Edit. I wonder if that is for the intercooler actually. Like the Raptor.
 

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Oh wait. The second one is the added fans on the Raptor cac. Duh.

So if natural airflow screws up the radiator fans at highway speeds, why isn’t the design of the radiator fans more like the Raptor cac fans?

And why would the tow package fans be different (they are) than the std radiator fans if the fans only deal with airflow at low speed?
 

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Oh wait. The second one is the added fans on the Raptor cac. Duh.

So if natural airflow screws up the radiator fans at highway speeds, why isn’t the design of the radiator fans more like the Raptor cac fans?

And why would the tow package fans be different (they are) than the std radiator fans if the fans only deal with airflow at low speed?
Because when you have a full shroud it lets the fans pull from the entire core. When its just an open shroud like the CAC fans it only pulls from right in front of the fan.

My guess is that the load on the intercooler is much lower at low speeds in general and so they don't need the fans to pull from the entire core.
 

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Yeah the stock fans are not programmed to turn on until around 217 I believe. You could retune it to lower the temp, but I would not be all that worried at those temperatures anyways. The truck will get that hot just sitting and idling in a parking lot.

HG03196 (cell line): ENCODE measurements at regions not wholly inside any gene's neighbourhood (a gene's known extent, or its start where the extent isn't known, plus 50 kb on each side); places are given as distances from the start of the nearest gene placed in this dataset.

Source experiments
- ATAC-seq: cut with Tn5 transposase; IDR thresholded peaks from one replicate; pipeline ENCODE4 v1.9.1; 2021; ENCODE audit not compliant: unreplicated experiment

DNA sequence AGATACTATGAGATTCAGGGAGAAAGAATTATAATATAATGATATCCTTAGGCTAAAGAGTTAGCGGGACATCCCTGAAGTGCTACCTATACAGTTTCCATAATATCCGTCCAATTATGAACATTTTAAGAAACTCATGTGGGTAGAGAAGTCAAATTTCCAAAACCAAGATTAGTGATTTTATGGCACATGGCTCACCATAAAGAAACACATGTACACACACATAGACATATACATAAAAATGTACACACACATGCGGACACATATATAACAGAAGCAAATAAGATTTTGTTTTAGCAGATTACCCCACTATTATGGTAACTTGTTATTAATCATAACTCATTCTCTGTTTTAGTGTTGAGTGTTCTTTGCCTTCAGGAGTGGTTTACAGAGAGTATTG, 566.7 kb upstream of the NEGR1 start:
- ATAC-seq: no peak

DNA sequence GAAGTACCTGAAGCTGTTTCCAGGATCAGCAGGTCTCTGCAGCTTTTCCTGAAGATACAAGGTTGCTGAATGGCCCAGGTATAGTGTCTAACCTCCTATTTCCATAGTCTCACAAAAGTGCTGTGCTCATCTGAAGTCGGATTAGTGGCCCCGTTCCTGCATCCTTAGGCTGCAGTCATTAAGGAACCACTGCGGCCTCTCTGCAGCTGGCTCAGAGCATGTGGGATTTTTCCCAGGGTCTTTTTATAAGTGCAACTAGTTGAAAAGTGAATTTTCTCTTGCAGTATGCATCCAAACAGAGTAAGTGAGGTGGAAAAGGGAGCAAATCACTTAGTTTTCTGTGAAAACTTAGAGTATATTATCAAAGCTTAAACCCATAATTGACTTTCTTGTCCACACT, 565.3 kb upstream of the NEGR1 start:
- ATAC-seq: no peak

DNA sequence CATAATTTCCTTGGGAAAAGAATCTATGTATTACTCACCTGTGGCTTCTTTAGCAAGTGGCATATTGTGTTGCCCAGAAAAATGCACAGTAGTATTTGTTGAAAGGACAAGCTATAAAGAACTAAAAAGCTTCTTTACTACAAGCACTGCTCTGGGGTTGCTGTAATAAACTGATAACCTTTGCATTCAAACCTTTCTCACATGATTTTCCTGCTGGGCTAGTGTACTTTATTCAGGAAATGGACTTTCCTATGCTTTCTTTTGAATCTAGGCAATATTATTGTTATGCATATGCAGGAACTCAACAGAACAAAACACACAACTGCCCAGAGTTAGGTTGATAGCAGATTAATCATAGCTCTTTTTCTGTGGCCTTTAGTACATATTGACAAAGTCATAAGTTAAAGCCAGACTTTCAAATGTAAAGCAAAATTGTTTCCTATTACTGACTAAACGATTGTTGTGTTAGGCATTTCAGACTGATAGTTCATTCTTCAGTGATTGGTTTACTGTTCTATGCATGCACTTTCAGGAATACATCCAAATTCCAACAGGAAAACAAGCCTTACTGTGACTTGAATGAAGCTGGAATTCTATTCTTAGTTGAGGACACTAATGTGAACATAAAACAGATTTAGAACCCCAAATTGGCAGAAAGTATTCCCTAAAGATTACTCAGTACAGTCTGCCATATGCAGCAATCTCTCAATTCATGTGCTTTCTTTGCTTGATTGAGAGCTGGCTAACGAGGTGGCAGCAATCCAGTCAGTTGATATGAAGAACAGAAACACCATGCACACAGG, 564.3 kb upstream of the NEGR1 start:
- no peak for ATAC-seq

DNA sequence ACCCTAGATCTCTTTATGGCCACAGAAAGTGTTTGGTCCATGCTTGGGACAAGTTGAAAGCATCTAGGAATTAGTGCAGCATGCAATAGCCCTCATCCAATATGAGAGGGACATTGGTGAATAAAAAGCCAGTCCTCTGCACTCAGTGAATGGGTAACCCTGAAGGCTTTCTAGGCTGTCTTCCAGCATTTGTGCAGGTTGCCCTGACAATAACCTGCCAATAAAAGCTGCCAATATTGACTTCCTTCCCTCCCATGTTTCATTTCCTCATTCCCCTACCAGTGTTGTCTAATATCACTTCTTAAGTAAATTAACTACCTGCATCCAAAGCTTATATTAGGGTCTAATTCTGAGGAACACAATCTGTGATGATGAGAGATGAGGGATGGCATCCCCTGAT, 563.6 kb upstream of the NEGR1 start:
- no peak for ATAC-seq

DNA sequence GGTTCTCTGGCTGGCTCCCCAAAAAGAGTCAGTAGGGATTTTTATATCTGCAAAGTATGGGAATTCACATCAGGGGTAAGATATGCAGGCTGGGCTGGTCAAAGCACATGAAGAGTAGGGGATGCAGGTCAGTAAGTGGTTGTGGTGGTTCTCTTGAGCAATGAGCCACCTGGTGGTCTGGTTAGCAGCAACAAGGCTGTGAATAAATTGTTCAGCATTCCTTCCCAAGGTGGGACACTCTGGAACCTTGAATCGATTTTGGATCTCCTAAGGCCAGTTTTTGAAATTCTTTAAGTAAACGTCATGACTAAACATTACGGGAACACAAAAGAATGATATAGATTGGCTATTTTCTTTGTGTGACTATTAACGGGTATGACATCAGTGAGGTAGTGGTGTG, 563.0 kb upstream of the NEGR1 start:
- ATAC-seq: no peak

Yep I know what temp the fans kick on but with an extended warranty 100k and 8yrs. not messing with any reprograming. Talked to the dealer about reprograming and they said that
it wouldn't effect the warranty as a whole but if something broke that could be in any way related to the reprograming yhen the warranty is void. They did say that some type of ecm
bypass switched was used that didn't involve unplugging the factory fan harness it shouldn't effect the warranty.

As for my current ect temps, I know they are ok but after seeing posts about warped exhaust manifolds I prefer to try to keep the temps down.
 

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Yep I know what temp the fans kick on but with an extended warranty 100k and 8yrs. not messing with any reprograming. Talked to the dealer about reprograming and they said that
it wouldn't effect the warranty as a whole but if something broke that could be in any way related to the reprograming yhen the warranty is void. They did say that some type of ecm
bypass switched was used that didn't involve unplugging the factory fan harness it shouldn't effect the warranty.

As for my current ect temps, I know they are ok but after seeing posts about warped exhaust manifolds I prefer to try to keep the temps down.
Ive yet to see warped manifolds on a 2017+ 3.5. That is an issue with the 1st gen 3.5(2011-2016). The bolt pattern and manifold on the second gen was redesigned.